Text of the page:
Transcript: Hedges, research and patience can reduce currency volatility
Portfolio manager Anujeet Sareen says taking a longer-term view on global currencies allows investors to take advantage of opportunities that presents themselves.
- November 23, 2021 November 22, 2021
Welcome to Soundbites – weekly insights on market trends, and investment strategies, brought to you by Investment Executive, and powered by Canada Life.
For today’s soundbites, we discuss global currency markets with Anujeet Sareen, portfolio manager with Brandywine Global Investment Management. He talks about Covid’s impact on currencies, which currencies he likes, and which he’s avoiding, and we started by asking why currency valuations tend to revert to the mean.
Anujeet Sareen (AS): The most fundamental concept in currencies is purchasing power parity. The notion that you cannot sell some type of a tradeable good at a different price in different countries. When it comes to most developed-market currencies, differences in inflation are trivial. So, you can certainly observe empirically that currencies have tended to mean-revert, once you adjust for inflation difference. Currencies are macro assets. They impact the economy. So, if a currency weakens enough, there are certain things that will tend to follow. Export growth will tend to improve because exporters are now more competitive. The same time, import growth will tend to weaken because now foreign goods are more expensive. So, you get an overall improvement in the trade balance, and that increases profits, which will lead to more investment spending, employment growth, wage growth, and ultimately some pressure on inflation, and that tends to lead to a central bank that raises interest rates. You will then attract foreign capital into the country. So, it’s this interaction that pulls it back to its longer-term average.
Where this has worked out well for investors recently.
AS: A good example of this would be the Mexican peso going back a few years. So, if you recall, the Mexican peso weakened quite substantially for a variety of reasons, one of which was tremendous amount of fear on what a Trump presidency might mean for NAFTA, and the new president that was coming to power in Mexico’s case — AMLO [Andrés Manuel López Obrador] — was also someone that was far less friendly to the business sector, and so that would also discourage capital from going into Mexico. The currency weakened sharply during that time, and it elicited the kind of reaction we like to see: a big improvement in the trade balance, Americans started going down to Mexico in larger numbers on vacation. We also saw a subsequent rise in inflation. And so, the central bank raised rates, and that’s what made us interested in buying Mexican peso-denominated assets. And that has worked out well quite well. The Mexican peso has been the best performing currency in the world the last five years.
Where Covid is still impacting currencies.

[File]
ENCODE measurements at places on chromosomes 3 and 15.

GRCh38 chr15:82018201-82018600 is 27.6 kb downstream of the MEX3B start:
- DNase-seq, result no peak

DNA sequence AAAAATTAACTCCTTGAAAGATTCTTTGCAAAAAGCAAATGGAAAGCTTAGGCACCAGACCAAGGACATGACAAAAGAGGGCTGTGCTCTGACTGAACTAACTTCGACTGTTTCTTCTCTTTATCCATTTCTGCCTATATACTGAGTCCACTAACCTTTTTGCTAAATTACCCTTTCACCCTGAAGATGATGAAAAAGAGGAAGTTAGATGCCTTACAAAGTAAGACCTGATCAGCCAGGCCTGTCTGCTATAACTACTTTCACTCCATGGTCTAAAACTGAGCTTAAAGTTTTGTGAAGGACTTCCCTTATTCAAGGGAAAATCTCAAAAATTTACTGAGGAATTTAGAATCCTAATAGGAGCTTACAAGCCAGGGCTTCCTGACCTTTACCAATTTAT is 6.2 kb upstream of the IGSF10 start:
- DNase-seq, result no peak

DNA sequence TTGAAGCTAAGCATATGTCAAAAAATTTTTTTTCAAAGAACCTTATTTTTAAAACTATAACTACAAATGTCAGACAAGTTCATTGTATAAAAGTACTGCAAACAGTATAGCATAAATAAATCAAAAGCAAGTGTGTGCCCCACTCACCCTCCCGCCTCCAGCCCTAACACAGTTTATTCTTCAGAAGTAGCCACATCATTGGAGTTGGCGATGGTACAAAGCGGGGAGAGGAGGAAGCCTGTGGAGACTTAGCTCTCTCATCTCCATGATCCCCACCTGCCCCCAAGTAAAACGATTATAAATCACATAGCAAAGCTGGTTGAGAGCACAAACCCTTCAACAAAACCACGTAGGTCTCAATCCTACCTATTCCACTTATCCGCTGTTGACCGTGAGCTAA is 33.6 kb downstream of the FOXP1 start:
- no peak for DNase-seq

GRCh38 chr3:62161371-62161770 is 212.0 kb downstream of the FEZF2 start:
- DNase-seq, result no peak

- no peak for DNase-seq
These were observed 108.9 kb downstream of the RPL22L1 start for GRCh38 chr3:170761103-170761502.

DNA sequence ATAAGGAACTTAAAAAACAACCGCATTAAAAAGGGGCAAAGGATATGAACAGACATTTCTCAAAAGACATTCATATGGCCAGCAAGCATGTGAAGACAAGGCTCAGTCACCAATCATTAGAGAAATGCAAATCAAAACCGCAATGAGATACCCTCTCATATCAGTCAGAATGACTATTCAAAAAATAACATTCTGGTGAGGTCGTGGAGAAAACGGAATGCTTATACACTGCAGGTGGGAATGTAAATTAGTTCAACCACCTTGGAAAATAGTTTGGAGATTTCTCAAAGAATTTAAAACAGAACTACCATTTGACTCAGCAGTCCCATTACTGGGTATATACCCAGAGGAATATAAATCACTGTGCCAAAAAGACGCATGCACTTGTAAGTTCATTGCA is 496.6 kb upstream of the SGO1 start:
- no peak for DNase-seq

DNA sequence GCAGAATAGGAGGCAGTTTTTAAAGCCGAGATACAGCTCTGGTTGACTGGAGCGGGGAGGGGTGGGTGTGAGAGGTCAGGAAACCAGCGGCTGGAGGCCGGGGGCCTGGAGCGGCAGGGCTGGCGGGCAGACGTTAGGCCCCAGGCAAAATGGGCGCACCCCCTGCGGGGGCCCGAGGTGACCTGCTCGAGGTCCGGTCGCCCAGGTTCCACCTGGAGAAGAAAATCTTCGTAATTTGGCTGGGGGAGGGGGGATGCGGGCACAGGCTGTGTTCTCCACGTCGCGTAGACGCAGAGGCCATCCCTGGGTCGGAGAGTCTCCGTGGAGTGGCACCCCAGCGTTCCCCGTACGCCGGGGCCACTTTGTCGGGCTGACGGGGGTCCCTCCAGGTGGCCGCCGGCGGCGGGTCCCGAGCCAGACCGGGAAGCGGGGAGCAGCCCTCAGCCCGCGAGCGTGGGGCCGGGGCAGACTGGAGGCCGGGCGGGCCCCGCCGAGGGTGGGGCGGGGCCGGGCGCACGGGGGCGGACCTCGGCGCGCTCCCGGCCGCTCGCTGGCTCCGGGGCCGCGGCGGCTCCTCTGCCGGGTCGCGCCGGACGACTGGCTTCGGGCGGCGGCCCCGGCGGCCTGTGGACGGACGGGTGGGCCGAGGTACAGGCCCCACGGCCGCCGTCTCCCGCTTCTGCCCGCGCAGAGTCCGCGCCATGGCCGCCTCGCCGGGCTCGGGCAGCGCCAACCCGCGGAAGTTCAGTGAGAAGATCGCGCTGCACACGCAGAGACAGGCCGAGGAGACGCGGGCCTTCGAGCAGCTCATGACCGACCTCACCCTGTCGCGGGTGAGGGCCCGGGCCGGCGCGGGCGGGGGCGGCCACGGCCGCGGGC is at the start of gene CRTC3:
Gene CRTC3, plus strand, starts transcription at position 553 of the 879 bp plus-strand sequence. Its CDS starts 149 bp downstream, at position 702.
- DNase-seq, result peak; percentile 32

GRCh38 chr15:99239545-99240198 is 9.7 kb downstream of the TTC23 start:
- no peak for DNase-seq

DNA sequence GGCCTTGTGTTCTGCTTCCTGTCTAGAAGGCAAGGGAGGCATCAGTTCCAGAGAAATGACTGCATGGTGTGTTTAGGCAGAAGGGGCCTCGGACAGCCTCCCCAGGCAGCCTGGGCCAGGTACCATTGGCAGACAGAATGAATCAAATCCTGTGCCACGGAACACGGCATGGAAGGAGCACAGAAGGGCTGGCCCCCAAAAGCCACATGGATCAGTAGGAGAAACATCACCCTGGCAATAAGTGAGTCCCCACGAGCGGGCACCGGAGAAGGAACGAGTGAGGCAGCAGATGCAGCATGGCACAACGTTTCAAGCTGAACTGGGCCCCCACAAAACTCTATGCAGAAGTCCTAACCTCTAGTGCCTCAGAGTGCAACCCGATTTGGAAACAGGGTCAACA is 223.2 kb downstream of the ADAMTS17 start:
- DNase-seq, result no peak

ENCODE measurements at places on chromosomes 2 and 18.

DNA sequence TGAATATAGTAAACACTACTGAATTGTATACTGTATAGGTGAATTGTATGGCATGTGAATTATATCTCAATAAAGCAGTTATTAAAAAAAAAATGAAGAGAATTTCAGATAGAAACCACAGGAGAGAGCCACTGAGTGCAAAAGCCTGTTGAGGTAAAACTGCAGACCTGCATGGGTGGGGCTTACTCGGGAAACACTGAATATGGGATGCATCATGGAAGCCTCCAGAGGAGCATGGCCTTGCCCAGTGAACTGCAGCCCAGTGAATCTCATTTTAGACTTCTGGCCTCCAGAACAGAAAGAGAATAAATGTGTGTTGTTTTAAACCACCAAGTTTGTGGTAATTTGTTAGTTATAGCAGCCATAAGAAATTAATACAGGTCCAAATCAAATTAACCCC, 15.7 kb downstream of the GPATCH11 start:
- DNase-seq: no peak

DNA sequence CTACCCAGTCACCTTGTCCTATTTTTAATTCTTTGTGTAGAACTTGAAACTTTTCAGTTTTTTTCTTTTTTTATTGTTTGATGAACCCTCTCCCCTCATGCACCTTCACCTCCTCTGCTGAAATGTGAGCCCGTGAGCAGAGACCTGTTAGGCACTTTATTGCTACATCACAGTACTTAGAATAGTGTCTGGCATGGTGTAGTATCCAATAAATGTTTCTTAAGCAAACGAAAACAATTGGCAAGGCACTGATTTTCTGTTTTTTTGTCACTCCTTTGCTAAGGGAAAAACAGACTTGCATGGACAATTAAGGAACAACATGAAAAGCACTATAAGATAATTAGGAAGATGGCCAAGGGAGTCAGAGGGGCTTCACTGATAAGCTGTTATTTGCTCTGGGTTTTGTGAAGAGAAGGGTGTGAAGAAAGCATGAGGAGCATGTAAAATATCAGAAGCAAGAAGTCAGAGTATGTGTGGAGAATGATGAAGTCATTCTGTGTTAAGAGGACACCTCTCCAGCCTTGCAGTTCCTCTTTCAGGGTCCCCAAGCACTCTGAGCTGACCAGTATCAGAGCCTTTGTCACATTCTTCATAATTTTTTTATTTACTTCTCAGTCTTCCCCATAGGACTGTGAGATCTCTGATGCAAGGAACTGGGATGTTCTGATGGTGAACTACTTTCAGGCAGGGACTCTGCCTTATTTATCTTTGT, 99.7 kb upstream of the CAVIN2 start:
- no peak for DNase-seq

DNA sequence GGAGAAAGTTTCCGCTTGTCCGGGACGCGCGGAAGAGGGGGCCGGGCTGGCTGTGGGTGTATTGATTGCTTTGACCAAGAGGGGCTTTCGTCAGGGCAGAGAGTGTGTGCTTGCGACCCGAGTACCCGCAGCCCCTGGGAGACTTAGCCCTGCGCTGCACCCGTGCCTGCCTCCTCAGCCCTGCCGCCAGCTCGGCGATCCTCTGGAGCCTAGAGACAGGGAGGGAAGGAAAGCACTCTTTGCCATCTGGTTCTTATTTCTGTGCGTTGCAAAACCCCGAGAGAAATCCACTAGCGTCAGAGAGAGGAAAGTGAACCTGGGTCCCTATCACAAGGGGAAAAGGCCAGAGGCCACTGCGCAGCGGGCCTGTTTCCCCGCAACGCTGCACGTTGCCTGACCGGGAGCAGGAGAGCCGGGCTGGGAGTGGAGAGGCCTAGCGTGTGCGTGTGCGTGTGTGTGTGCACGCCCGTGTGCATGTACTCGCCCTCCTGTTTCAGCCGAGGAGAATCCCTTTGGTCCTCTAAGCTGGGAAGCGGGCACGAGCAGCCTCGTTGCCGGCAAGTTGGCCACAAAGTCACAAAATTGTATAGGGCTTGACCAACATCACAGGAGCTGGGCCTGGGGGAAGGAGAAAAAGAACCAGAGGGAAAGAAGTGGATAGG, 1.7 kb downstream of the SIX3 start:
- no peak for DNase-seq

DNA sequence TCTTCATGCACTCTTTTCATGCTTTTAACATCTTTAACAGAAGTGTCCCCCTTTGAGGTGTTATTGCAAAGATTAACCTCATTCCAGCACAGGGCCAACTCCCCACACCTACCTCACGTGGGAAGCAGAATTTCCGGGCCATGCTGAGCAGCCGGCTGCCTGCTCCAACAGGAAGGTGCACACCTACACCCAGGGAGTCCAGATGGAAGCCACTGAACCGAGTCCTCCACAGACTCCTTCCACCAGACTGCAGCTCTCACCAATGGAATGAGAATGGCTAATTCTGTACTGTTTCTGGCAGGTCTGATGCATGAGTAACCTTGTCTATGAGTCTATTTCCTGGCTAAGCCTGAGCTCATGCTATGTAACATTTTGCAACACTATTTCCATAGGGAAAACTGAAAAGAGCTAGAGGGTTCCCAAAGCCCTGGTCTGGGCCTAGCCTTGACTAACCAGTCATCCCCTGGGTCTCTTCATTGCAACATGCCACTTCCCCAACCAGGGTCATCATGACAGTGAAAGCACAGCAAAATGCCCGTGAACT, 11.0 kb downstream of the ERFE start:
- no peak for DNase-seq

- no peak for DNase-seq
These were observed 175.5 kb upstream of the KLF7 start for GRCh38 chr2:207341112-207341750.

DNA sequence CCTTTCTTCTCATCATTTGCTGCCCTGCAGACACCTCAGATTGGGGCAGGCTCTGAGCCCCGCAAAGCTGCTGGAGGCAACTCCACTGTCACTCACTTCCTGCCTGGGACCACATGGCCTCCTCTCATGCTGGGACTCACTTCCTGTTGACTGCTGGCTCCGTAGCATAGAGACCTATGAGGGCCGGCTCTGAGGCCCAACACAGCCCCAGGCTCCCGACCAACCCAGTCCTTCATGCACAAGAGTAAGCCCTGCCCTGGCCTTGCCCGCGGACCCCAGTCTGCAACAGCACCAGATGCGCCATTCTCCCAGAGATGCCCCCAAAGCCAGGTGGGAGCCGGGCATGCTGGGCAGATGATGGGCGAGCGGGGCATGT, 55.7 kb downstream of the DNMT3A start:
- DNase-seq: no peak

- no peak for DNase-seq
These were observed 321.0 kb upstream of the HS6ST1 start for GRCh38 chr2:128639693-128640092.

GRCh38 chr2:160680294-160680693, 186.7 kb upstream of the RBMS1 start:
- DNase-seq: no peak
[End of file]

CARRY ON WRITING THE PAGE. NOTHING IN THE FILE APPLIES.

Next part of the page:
AS: Covid hasn’t gone away. And where it is still showing up in market pricing would be in the emerging-market world, and it’s because they just simply don’t have the resources from a medical perspective, from a vaccine supply perspective, to bring their economy full back online. This is true of a number of Latin American currencies like the Chilean peso, the Brazilian real. These currencies are undervalued today. I think the market is still hesitant because Covid risks are still here. Until those places hit some type of herd immunity, I think people are still hesitating to make those investments.
Where else he finds opportunities.
AS: If we look over to Europe, currencies like the Polish zloty and Hungarian forint are still at weaker levels than they were pre-Covid and there is scope for these markets to recover further as activity normalizes. They’ve already raised interest rates. Poland has benefited, in an indirect fashion, from Brexit. And so, they have both a strong economy and a strong external trade position, and we think that’s going to lead to currency strength.
What currencies he’s avoiding.
AS: Currencies such as the Turkish lira, the Argentinian peso, these are countries that one could easily argue have an undervalued currency. The biggest constraint really is governance. You have leadership in Turkey that has certainly pursued some very unorthodox policies, they have politicized the central bank, which is undermining trust in the currency itself. Argentina has some similar issues but has some additional issues with respect to some long-term debt. And so, for us, while the currency is undervalued, those governance factors really dissuade us from having exposure there.
And finally, what’s the bottom line here?
AS: Currencies are volatile assets. And so having a disciplined approach that is very patient until you reach [valuation] extremes is important. One is really paid to be patient and look for dislocations before investing.
Well, those are today’s Soundbites, brought to you by Investment Executive, and powered by Canada Life. Our thanks again to Anujeet Sareen of Brandywine Global Investment Management.
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